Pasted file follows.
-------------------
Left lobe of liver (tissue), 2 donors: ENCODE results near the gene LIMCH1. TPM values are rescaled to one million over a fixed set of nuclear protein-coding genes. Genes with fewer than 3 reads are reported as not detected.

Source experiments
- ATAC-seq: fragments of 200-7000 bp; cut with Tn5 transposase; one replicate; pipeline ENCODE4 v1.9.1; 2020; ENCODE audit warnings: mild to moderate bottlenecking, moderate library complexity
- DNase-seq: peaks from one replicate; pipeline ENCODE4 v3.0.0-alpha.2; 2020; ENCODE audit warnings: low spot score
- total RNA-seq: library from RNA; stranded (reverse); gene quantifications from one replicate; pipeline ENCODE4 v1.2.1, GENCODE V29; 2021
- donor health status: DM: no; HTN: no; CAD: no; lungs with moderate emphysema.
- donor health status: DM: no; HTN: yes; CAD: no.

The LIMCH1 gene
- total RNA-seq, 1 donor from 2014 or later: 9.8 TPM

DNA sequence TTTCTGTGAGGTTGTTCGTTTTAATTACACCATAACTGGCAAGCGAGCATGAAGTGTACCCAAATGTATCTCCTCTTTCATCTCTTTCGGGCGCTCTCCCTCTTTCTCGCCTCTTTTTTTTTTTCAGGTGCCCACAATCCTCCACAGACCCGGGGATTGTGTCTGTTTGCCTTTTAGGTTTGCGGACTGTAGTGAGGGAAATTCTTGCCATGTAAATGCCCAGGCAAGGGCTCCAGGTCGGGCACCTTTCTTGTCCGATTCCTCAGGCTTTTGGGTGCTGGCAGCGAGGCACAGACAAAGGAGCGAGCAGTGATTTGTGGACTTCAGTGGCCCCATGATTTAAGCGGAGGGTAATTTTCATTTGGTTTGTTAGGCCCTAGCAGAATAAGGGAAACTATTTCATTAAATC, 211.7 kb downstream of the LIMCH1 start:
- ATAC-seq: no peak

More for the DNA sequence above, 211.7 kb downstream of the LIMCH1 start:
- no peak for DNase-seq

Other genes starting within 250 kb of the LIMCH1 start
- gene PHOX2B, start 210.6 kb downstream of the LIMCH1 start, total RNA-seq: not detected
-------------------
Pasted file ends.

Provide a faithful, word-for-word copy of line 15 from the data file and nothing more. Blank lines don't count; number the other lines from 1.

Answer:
- gene PHOX2B, start 210.6 kb downstream of the LIMCH1 start, total RNA-seq: not detected